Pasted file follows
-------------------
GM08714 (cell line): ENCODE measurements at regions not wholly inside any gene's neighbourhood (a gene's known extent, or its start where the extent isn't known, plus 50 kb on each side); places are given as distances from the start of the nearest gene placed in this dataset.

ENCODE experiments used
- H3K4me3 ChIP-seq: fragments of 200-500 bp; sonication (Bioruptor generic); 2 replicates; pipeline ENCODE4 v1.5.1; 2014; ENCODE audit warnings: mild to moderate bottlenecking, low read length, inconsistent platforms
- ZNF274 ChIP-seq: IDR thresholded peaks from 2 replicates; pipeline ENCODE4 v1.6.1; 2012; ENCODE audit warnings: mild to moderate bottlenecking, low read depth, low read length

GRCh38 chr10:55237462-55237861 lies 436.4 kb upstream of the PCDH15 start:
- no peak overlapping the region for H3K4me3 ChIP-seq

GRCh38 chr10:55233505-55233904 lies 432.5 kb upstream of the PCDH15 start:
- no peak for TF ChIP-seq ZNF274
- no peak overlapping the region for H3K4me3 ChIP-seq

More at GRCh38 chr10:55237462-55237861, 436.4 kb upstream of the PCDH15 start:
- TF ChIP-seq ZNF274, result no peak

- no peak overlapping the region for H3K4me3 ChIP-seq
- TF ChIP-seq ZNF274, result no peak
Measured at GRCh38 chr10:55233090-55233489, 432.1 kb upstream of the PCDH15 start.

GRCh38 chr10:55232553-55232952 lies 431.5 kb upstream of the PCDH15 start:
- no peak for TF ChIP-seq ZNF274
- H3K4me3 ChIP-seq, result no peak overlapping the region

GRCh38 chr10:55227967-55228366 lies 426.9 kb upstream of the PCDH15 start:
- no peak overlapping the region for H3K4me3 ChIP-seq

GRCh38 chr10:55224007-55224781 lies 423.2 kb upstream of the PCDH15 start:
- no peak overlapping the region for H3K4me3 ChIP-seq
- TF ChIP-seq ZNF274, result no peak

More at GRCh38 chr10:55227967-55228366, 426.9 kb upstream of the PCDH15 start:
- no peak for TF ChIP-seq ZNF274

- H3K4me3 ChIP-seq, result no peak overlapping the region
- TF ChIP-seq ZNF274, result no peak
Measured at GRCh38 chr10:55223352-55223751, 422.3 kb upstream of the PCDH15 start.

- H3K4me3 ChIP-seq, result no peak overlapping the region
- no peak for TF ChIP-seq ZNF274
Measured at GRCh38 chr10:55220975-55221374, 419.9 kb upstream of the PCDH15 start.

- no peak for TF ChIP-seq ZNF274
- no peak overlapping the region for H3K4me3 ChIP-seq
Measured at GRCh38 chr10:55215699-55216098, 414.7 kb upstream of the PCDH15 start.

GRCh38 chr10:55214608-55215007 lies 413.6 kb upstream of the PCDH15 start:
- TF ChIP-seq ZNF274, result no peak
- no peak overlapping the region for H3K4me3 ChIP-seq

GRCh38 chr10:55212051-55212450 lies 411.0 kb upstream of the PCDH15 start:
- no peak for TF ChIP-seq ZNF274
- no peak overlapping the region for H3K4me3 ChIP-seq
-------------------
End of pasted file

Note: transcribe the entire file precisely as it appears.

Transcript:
GM08714 (cell line): ENCODE measurements at regions not wholly inside any gene's neighbourhood (a gene's known extent, or its start where the extent isn't known, plus 50 kb on each side); places are given as distances from the start of the nearest gene placed in this dataset.

ENCODE experiments used
- H3K4me3 ChIP-seq: fragments of 200-500 bp; sonication (Bioruptor generic); 2 replicates; pipeline ENCODE4 v1.5.1; 2014; ENCODE audit warnings: mild to moderate bottlenecking, low read length, inconsistent platforms
- ZNF274 ChIP-seq: IDR thresholded peaks from 2 replicates; pipeline ENCODE4 v1.6.1; 2012; ENCODE audit warnings: mild to moderate bottlenecking, low read depth, low read length

GRCh38 chr10:55237462-55237861 lies 436.4 kb upstream of the PCDH15 start:
- no peak overlapping the region for H3K4me3 ChIP-seq

GRCh38 chr10:55233505-55233904 lies 432.5 kb upstream of the PCDH15 start:
- no peak for TF ChIP-seq ZNF274
- no peak overlapping the region for H3K4me3 ChIP-seq

More at GRCh38 chr10:55237462-55237861, 436.4 kb upstream of the PCDH15 start:
- TF ChIP-seq ZNF274, result no peak

- no peak overlapping the region for H3K4me3 ChIP-seq
- TF ChIP-seq ZNF274, result no peak
Measured at GRCh38 chr10:55233090-55233489, 432.1 kb upstream of the PCDH15 start.

GRCh38 chr10:55232553-55232952 lies 431.5 kb upstream of the PCDH15 start:
- no peak for TF ChIP-seq ZNF274
- H3K4me3 ChIP-seq, result no peak overlapping the region

GRCh38 chr10:55227967-55228366 lies 426.9 kb upstream of the PCDH15 start:
- no peak overlapping the region for H3K4me3 ChIP-seq

GRCh38 chr10:55224007-55224781 lies 423.2 kb upstream of the PCDH15 start:
- no peak overlapping the region for H3K4me3 ChIP-seq
- TF ChIP-seq ZNF274, result no peak

More at GRCh38 chr10:55227967-55228366, 426.9 kb upstream of the PCDH15 start:
- no peak for TF ChIP-seq ZNF274

- H3K4me3 ChIP-seq, result no peak overlapping the region
- TF ChIP-seq ZNF274, result no peak
Measured at GRCh38 chr10:55223352-55223751, 422.3 kb upstream of the PCDH15 start.

- H3K4me3 ChIP-seq, result no peak overlapping the region
- no peak for TF ChIP-seq ZNF274
Measured at GRCh38 chr10:55220975-55221374, 419.9 kb upstream of the PCDH15 start.

- no peak for TF ChIP-seq ZNF274
- no peak overlapping the region for H3K4me3 ChIP-seq
Measured at GRCh38 chr10:55215699-55216098, 414.7 kb upstream of the PCDH15 start.

GRCh38 chr10:55214608-55215007 lies 413.6 kb upstream of the PCDH15 start:
- TF ChIP-seq ZNF274, result no peak
- no peak overlapping the region for H3K4me3 ChIP-seq

GRCh38 chr10:55212051-55212450 lies 411.0 kb upstream of the PCDH15 start:
- no peak for TF ChIP-seq ZNF274
- no peak overlapping the region for H3K4me3 ChIP-seq